There was little reason to believe that the Rolling Stones, 30 years into their dangerously debauched rock career, would make anything worth a damn out of the 1990s.
In fact, the preceding decade — one in which, by far, the Stones’ best new thing was actually a 1988 solo recording from Keith Richards — seemed to confirm that notion. A band that made its name on skirt chasing and drug taking was softening into middle age. No one would have been surprised if the Rolling Stones simply ground to a halt.
Only, they reformed in the wake of Richards’ successes with Talk Is Cheap, and quickly found their footing after the transitional Steel Wheels in 1989. By the middle part of the next decade, the Rolling Stones were in the midst of a small very-late career resurgence, one marked by notable new songwriting efforts, zillion-dollar tours and a fresh take on the key elements in their own legacy.
Here are five arguments from Something Else! Reviews for continuing your Rolling Stones collection into the 1990s …
5. SAINT OF ME (from Bridges to Babylon, 1997): Written in tribute to bad-boy keyboardist Billy Preston, who appears on the track, the lyrics actually read like a rap sheet for Mick Jagger, Aging Lothario. It’s one of the saving graces on an album riven by arguments between the band’s two principal musicians. Jagger dominates this dancy, big-chorused tune, which includes production work by The Dust Brothers — then of Beck fame. Richards, who favored a back-to-basics approach, is notably absent on the recording (though not the video).
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4. DEAD FLOWERS (from Stripped, 1995): The Stones, throughout this period, issued a live recording after each of their outsized tours, mixing gems from the catalog with songs from their newest release. This tune, originally included on 1971’s wildly underrated Sticky Fingers, has long been a concert staple, but didn’t see the light of day as a live cut until the tour in support of 1994’s Voodoo Lounge. Jagger probably originally meant it to be this hillbilly howler, a country send up. But it always felt a little too mean, and deliciously so, for that.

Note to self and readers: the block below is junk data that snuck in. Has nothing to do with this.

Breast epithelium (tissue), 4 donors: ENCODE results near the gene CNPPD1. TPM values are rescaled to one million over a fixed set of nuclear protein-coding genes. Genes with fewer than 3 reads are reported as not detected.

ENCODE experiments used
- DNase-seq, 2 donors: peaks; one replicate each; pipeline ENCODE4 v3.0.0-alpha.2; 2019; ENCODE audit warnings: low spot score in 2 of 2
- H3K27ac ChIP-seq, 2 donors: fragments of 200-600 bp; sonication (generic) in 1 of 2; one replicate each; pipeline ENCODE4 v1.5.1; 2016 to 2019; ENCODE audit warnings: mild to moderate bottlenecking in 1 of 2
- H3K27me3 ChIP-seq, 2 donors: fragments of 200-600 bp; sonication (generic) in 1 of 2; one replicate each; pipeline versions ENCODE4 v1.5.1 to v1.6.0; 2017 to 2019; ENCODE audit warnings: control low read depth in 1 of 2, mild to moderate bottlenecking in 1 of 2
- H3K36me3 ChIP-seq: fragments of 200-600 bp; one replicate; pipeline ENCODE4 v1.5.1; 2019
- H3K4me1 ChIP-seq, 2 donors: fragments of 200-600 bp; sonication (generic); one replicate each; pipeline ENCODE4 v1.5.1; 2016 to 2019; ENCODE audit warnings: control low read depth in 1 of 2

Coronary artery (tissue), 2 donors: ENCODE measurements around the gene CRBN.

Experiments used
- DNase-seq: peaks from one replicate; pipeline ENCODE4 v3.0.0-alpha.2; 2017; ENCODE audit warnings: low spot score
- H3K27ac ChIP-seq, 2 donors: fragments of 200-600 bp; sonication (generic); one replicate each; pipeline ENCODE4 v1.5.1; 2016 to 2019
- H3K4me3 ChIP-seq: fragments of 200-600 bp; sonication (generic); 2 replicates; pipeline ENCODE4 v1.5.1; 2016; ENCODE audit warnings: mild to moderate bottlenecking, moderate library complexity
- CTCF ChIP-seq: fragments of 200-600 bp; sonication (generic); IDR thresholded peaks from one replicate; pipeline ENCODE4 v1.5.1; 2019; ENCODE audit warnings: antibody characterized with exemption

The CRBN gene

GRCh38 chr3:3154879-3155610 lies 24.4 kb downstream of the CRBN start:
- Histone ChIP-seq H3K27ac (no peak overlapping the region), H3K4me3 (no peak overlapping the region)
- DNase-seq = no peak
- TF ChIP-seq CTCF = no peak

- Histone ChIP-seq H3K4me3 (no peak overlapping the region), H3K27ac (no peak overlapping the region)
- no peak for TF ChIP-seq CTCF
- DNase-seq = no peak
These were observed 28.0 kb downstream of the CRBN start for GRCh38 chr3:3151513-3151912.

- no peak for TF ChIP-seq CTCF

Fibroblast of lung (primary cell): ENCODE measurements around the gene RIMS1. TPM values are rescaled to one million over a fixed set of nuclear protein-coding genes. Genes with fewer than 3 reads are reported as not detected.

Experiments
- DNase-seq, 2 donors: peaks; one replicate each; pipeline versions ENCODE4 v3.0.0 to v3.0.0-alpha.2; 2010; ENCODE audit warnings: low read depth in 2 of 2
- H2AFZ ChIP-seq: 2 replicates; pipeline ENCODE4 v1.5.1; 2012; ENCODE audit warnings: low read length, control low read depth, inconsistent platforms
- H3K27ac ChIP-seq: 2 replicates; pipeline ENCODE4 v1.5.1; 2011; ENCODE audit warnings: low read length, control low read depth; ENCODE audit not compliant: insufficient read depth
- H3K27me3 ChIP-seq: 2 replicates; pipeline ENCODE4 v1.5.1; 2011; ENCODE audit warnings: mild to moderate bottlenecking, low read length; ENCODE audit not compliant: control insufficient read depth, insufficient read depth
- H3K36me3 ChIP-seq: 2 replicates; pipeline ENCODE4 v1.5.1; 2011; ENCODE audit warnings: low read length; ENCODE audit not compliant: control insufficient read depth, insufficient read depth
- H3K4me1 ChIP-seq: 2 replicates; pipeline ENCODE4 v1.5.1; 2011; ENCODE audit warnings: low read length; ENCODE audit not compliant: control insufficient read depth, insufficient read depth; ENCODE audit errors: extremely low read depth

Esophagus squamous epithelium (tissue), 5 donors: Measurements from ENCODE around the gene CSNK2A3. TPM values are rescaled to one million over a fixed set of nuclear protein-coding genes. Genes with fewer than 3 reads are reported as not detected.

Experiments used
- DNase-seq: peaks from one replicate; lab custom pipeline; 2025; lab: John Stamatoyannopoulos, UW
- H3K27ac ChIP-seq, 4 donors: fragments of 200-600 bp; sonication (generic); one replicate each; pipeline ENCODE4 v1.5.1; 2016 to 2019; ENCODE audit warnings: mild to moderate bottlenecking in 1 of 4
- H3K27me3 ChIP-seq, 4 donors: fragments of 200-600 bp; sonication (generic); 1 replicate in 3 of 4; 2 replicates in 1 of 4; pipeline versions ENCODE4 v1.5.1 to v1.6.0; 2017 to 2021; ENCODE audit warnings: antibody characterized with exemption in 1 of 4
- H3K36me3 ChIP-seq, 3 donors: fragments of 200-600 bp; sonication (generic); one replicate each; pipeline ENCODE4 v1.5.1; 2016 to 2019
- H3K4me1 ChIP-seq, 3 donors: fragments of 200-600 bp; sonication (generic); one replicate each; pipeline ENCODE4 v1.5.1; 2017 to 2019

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3. OUT OF TEARS (from Voodoo Lounge, 1994): A stunning turn of events: We find Mick Jagger, playboy sneer melted by abandonment, with his heart on his sleeve: “I can’t feel, feel a thing. I can’t shout; I can’t scream.” Chuck Leavell’s piano signature is a lonely counterpoint as this desperate fear of mortality seems to awaken: “I just can’t pour my heart out, to another living thing,” Jagger sings, with a bereft quietness. “I’m a whisper; I’m a shadow, but I’m standing up to sing.” There had always been some debate about whether the Stones could, or even should, grow up. This answered that question.
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2. HONEST I DO (from the soundtrack to Hope Floats, 1998): One of several memorable songs on a film that was anything but, “Honest I Do” represents a rare look back into the blues influences that shaped the band. Jimmy Reed had a Top 40 hit with “Honest” in 1957, and clearly made an impression. The Stones included it on their 1964 debut. Subsequent covers of tunes associated with Reed include “Ain’t That Lovin’ You Baby,” “Bright Lights, Big City” and “The Sun is Shining,” famously performed during the doomed Altamont concert. Everything brash and boozy about the Stones’ celebrated Exile on Main Street started with this sound.
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1. LOVE IS STRONG (from Voodoo Lounge, 1994): Lecherous vocals, skanky harp and a lyric straight out of a nudie magazine: “You make me hard; you make me weak.” Jagger hadn’t played harmonica on a Stones recording in years; he lowers his voice an octave, too — adding a whispering menace to Richards’ jangly, jarring guitar chords. A welcome blast of throwback swagger and sexuality.